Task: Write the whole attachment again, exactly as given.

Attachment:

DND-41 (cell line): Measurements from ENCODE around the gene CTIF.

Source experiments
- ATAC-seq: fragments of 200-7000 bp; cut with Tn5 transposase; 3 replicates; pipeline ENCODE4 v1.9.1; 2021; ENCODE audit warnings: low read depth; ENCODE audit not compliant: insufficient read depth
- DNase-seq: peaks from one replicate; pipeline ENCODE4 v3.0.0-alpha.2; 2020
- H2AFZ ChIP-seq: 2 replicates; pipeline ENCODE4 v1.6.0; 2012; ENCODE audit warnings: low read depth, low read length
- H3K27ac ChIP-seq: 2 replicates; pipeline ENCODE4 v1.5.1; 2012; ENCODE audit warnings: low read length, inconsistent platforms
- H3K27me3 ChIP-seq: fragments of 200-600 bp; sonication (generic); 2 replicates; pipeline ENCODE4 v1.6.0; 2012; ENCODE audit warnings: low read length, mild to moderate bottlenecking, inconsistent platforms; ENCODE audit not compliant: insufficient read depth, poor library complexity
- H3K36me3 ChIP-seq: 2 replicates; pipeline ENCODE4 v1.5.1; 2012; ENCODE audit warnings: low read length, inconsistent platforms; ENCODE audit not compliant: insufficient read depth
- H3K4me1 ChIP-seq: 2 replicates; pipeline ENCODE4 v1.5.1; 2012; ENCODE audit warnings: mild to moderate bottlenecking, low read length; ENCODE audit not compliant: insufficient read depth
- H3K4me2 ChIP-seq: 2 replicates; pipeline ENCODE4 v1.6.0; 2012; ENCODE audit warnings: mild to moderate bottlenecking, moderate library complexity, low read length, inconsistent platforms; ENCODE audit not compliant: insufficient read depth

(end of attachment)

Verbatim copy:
DND-41 (cell line): Measurements from ENCODE around the gene CTIF.

Source experiments
- ATAC-seq: fragments of 200-7000 bp; cut with Tn5 transposase; 3 replicates; pipeline ENCODE4 v1.9.1; 2021; ENCODE audit warnings: low read depth; ENCODE audit not compliant: insufficient read depth
- DNase-seq: peaks from one replicate; pipeline ENCODE4 v3.0.0-alpha.2; 2020
- H2AFZ ChIP-seq: 2 replicates; pipeline ENCODE4 v1.6.0; 2012; ENCODE audit warnings: low read depth, low read length
- H3K27ac ChIP-seq: 2 replicates; pipeline ENCODE4 v1.5.1; 2012; ENCODE audit warnings: low read length, inconsistent platforms
- H3K27me3 ChIP-seq: fragments of 200-600 bp; sonication (generic); 2 replicates; pipeline ENCODE4 v1.6.0; 2012; ENCODE audit warnings: low read length, mild to moderate bottlenecking, inconsistent platforms; ENCODE audit not compliant: insufficient read depth, poor library complexity
- H3K36me3 ChIP-seq: 2 replicates; pipeline ENCODE4 v1.5.1; 2012; ENCODE audit warnings: low read length, inconsistent platforms; ENCODE audit not compliant: insufficient read depth
- H3K4me1 ChIP-seq: 2 replicates; pipeline ENCODE4 v1.5.1; 2012; ENCODE audit warnings: mild to moderate bottlenecking, low read length; ENCODE audit not compliant: insufficient read depth
- H3K4me2 ChIP-seq: 2 replicates; pipeline ENCODE4 v1.6.0; 2012; ENCODE audit warnings: mild to moderate bottlenecking, moderate library complexity, low read length, inconsistent platforms; ENCODE audit not compliant: insufficient read depth